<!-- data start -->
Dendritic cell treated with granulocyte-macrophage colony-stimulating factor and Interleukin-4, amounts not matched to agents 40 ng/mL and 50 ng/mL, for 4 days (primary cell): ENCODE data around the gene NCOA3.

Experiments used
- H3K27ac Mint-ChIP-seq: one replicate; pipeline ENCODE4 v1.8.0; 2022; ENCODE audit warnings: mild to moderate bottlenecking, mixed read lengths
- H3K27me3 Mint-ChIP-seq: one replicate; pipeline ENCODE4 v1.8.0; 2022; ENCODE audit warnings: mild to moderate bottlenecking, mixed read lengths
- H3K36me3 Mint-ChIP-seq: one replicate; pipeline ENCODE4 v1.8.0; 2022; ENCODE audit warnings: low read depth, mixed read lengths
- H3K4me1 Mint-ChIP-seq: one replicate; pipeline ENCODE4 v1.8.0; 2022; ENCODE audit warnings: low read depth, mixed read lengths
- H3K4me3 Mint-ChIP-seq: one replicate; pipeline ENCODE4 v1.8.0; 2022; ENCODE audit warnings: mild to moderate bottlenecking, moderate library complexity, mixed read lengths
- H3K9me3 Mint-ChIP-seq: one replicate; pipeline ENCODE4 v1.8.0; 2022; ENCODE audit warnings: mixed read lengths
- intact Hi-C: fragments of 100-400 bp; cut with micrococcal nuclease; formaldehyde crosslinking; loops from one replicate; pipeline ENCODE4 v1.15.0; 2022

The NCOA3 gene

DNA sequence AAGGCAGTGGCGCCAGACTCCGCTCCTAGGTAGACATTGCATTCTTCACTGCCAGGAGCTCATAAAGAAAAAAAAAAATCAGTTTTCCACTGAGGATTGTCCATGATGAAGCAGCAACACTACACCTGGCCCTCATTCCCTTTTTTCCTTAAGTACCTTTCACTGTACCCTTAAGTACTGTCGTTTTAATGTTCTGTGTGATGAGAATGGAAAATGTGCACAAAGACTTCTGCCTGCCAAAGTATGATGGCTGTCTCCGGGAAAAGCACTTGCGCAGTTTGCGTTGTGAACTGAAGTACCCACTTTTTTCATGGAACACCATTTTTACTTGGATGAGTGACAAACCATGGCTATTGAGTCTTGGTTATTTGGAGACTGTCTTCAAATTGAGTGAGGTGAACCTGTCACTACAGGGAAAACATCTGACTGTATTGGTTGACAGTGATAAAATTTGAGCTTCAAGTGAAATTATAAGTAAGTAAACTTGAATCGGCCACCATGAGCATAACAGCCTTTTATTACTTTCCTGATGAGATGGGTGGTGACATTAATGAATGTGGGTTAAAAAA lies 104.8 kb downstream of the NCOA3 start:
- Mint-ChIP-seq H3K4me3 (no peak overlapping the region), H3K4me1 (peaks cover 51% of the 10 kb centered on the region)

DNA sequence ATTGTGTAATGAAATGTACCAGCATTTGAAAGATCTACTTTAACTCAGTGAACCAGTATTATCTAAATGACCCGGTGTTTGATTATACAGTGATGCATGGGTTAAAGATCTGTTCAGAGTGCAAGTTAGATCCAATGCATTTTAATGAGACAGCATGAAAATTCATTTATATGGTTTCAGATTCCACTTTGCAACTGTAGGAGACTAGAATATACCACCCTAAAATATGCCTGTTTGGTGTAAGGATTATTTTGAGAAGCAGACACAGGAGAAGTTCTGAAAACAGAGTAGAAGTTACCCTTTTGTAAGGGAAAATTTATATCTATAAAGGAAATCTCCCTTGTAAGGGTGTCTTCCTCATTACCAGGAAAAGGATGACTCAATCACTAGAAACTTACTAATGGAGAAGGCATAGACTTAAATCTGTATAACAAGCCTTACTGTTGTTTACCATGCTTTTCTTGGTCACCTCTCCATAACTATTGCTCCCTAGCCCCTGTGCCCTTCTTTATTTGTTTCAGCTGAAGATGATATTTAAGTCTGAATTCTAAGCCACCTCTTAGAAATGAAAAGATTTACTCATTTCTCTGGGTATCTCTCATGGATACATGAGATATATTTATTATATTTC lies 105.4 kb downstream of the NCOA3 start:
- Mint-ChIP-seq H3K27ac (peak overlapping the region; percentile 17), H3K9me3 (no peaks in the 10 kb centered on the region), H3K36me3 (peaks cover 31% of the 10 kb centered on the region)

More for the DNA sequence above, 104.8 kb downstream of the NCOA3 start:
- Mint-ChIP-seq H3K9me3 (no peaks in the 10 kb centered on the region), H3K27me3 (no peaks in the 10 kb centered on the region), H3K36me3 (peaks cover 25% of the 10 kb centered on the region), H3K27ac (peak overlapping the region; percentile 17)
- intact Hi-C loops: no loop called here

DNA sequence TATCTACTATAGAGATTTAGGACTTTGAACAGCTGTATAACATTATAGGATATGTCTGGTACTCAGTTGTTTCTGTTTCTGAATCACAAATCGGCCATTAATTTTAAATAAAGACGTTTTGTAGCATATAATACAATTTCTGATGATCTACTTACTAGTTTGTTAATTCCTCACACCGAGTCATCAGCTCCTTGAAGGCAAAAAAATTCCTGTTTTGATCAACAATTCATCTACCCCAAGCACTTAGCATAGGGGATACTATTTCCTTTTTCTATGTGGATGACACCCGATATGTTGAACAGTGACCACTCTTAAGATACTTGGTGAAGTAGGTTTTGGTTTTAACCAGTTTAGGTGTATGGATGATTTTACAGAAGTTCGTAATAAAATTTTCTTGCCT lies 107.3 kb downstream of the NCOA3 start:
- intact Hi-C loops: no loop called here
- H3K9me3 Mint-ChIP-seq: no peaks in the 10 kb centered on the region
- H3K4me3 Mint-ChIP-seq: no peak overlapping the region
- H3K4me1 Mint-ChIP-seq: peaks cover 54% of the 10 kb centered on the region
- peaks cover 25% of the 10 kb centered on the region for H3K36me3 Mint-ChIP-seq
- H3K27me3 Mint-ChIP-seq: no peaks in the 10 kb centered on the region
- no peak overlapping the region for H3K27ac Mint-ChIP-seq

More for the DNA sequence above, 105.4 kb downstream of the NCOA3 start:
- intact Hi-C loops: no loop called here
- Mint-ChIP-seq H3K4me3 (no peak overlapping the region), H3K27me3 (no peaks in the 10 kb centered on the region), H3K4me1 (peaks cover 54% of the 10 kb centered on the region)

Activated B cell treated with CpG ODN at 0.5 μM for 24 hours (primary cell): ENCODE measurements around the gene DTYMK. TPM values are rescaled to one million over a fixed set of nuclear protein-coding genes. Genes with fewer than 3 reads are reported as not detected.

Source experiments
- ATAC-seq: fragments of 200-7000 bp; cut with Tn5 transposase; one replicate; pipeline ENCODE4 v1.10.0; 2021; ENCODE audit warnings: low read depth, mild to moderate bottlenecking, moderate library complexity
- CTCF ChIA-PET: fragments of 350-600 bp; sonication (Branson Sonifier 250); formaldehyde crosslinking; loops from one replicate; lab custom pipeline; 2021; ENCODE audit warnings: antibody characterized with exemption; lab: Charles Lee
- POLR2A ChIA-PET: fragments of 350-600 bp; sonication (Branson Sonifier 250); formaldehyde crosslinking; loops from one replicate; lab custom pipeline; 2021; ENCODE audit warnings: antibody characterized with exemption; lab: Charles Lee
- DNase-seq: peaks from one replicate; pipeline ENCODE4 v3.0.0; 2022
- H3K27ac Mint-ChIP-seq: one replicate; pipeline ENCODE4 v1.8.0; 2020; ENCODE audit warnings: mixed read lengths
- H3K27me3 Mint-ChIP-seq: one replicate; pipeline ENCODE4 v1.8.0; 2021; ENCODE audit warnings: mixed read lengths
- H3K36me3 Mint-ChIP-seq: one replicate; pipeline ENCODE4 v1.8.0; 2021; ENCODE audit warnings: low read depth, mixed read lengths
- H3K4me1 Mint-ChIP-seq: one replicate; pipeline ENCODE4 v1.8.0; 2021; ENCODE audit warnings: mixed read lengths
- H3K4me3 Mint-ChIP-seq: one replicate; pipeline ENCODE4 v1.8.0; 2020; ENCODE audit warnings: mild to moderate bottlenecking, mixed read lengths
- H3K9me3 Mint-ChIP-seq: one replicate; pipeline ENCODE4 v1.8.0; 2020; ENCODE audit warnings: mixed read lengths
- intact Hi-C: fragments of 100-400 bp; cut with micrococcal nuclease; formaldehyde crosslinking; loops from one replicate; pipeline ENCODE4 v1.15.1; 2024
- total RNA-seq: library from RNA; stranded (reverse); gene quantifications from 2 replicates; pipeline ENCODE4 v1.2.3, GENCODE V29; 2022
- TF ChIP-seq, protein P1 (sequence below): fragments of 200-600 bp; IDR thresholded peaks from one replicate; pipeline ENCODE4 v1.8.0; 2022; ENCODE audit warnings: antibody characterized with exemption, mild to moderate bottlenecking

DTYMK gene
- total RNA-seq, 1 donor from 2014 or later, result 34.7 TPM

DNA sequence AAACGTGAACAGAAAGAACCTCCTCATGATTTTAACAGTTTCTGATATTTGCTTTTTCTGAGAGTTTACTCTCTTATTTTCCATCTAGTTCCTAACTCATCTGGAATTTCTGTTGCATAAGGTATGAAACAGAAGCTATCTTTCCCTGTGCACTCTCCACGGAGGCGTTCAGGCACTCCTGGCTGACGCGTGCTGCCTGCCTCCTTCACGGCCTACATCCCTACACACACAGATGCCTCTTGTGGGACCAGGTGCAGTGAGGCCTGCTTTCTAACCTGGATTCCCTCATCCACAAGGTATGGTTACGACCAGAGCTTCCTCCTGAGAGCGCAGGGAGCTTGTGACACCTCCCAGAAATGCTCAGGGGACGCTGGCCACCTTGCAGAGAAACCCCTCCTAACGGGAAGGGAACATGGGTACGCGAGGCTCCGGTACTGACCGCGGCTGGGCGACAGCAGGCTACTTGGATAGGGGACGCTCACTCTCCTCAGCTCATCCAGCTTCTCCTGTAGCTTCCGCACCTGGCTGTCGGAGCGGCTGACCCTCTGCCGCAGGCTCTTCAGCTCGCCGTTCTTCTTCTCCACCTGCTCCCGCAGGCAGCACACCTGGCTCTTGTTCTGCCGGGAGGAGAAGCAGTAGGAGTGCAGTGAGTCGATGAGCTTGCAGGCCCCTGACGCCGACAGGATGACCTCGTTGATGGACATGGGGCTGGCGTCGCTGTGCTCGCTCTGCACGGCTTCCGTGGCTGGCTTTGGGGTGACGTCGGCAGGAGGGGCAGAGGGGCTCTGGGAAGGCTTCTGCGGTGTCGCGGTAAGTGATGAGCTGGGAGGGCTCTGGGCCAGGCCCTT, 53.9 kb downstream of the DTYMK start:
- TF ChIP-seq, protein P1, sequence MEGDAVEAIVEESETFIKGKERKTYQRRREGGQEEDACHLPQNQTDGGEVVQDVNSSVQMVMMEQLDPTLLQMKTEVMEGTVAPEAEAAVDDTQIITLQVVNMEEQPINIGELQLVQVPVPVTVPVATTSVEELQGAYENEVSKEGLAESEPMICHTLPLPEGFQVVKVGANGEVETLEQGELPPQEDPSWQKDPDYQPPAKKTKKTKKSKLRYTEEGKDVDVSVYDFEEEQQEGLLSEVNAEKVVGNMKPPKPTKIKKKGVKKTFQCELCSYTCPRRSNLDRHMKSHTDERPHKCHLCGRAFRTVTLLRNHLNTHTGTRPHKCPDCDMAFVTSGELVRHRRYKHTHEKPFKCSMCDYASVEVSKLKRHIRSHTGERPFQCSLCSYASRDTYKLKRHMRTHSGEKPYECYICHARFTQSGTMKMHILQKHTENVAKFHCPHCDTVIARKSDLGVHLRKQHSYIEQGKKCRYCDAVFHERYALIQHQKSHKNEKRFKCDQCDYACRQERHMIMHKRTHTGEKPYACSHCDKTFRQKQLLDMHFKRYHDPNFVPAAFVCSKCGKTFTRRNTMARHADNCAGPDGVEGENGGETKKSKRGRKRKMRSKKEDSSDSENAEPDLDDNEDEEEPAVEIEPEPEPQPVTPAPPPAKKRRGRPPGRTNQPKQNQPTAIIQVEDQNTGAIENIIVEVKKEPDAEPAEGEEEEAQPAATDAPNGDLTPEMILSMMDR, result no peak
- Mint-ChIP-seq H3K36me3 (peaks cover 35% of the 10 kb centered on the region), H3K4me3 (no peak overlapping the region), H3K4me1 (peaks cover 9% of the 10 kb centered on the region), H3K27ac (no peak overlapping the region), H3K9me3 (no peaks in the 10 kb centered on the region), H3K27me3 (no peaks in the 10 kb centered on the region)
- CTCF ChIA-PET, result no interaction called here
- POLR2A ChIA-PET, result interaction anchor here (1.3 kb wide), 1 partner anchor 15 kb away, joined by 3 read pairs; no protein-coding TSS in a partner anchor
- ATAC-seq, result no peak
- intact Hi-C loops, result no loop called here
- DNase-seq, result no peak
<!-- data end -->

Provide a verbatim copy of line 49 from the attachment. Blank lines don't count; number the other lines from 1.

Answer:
- CTCF ChIA-PET, result no interaction called here